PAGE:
In it, but not of it. TPM DC
"I think what you're saying is probably true to a degree," Jones said of the Republicans-are-shrinking theory, "but it can't explain everything, with that party gap."
For example, we are still left with the matter that Pew's polling director explained to me -- that the Dem approval rating for Obama is so amazingly high, creating much of the gap by itself. And Jones thinks that while the GOP shrinking would make some difference, it doesn't by itself explain numbers as low as this. The Gallup organization informed me that GOP self-identification in this poll was only 26%, compared to 34% in 2004, with Democrats holding steady at last year's figure of 36%. But the higher base of Democrats should just as easily create a more heterogenous party, with more dissenters.
"Both parties are more homogeneous, just the way they look at everything and the way the people go to Washington and vote, is pretty much following a straight party line," said Jones. "I suspect there's probably more animosity between people of different political views than in the past."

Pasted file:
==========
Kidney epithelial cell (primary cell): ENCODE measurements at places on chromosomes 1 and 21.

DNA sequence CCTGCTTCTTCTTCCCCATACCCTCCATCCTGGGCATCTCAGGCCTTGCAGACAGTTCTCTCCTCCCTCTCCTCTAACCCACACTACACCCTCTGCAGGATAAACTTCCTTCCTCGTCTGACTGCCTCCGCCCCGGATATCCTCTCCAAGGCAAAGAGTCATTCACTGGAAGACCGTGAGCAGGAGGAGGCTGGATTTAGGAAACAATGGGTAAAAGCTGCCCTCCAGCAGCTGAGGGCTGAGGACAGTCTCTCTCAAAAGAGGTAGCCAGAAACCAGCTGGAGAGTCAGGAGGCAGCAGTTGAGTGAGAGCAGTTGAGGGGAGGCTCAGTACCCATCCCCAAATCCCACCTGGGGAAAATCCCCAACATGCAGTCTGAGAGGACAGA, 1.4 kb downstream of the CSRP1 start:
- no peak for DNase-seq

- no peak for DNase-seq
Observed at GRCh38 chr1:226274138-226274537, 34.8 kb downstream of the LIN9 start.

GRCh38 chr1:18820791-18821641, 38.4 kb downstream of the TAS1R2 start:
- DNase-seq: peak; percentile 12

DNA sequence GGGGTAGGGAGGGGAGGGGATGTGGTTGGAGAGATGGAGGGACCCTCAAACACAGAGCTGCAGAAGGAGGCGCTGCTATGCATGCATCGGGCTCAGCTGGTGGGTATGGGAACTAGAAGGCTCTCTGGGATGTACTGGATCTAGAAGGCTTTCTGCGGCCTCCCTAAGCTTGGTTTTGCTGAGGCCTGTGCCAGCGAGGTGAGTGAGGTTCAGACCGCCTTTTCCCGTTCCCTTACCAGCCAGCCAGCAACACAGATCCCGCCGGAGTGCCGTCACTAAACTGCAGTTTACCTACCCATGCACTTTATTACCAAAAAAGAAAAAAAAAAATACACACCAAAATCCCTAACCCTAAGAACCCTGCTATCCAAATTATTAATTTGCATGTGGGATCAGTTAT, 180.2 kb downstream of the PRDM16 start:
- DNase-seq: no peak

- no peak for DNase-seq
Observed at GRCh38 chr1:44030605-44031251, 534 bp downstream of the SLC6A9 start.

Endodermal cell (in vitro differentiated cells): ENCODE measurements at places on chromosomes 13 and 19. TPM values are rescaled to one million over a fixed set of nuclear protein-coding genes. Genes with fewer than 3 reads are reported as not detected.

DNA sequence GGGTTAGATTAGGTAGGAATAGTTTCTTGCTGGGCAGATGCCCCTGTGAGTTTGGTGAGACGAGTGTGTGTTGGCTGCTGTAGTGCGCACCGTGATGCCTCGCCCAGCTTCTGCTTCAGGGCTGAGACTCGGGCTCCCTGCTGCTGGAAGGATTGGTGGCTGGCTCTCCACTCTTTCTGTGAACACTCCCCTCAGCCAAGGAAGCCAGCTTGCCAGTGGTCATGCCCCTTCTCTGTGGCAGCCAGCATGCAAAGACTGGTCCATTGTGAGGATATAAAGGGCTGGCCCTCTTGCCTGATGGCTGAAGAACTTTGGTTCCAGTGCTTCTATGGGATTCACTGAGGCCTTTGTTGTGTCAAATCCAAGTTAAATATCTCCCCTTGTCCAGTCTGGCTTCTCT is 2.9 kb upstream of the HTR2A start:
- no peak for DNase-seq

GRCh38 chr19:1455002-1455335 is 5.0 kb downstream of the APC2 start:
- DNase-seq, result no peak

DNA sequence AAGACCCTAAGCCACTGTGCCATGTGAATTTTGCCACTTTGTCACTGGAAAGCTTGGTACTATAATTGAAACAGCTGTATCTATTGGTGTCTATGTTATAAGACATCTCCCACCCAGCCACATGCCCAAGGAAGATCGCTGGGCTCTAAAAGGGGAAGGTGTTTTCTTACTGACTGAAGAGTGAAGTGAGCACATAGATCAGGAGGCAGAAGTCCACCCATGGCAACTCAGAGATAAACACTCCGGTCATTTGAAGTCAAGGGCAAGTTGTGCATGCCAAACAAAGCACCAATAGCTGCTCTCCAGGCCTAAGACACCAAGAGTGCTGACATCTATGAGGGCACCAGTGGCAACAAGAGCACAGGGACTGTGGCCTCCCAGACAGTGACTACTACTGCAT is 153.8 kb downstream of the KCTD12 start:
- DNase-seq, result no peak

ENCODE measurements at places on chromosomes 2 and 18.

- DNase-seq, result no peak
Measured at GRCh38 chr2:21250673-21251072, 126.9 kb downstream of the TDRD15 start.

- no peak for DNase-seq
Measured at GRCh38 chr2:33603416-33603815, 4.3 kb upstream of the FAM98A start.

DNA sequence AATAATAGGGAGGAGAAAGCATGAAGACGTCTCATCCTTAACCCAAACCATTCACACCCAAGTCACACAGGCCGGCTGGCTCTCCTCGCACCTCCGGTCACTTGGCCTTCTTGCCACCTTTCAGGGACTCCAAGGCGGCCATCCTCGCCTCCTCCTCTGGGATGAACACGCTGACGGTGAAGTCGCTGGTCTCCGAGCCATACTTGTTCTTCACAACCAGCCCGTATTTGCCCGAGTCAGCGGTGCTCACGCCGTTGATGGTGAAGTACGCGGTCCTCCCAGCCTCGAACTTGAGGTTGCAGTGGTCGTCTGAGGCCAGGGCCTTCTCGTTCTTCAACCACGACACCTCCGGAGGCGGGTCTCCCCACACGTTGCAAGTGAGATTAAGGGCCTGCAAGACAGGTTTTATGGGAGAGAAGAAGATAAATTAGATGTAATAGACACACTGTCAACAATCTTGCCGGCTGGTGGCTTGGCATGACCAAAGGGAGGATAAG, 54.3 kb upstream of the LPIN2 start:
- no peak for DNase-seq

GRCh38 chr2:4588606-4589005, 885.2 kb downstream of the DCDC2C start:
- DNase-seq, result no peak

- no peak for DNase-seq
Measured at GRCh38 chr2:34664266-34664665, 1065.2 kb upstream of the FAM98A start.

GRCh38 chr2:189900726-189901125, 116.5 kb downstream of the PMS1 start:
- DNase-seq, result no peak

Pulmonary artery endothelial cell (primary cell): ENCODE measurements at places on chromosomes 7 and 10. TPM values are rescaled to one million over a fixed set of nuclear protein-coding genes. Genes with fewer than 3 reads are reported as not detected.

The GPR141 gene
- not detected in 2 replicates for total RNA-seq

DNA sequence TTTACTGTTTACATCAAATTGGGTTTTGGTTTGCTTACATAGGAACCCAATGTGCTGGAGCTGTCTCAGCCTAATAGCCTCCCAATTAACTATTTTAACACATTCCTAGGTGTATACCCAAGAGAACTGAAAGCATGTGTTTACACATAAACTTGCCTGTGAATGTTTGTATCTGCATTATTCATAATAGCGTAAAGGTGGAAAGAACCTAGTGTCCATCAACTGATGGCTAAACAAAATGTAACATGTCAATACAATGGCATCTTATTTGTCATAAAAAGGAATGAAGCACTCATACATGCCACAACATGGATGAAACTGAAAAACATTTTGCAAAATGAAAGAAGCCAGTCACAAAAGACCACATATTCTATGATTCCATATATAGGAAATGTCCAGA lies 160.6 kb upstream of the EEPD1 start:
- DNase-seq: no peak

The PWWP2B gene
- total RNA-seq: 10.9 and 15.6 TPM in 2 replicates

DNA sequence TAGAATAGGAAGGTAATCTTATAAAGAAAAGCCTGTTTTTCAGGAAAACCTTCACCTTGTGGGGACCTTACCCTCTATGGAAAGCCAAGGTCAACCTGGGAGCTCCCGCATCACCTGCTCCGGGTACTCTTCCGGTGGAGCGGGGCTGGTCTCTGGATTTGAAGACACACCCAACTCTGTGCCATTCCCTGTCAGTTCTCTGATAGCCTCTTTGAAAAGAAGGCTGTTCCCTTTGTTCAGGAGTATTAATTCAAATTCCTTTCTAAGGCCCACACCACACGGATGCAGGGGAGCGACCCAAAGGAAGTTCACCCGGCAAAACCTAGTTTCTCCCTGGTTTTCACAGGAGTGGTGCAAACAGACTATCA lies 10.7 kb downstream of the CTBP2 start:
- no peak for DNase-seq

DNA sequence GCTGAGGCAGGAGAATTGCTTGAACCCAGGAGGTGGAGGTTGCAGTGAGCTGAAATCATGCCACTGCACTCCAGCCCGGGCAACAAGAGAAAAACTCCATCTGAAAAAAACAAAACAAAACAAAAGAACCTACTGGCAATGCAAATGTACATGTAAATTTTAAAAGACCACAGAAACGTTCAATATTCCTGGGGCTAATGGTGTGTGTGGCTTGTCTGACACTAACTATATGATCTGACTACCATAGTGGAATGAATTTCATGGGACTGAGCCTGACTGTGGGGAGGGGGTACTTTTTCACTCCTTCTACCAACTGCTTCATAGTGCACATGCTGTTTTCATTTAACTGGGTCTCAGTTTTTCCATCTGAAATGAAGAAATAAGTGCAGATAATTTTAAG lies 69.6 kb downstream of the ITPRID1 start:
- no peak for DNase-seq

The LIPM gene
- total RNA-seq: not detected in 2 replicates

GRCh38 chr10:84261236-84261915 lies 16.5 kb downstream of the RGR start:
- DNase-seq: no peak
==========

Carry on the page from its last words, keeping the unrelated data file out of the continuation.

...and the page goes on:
So is Obama creating the polarization, or was it already there from the long-run trends? "Basically, I think it's both," said Jones. "I think the trend is there, and I don't know how different it would be if he was doing things more palatable to Republicans." But again, Obama's policies obviously aren't too endearing to the pool of GOP respondents.
Interestingly, Rove acknowledged the trends early in his column, but then quickly moved on and continued with his main thesis.
Oh, and one other thing: The Gallup poll's memo says there's one other president who inspired an even greater approval gap between his own party and the opposition, of 83 points: George W. Bush, during 2004, compared to Obama's 63-point gap right now. Jones told me the gap was later decreased when Republican approval went down, too.
Late Update: This post originally referred to Jones as Gallup's poll director. His title has been corrected.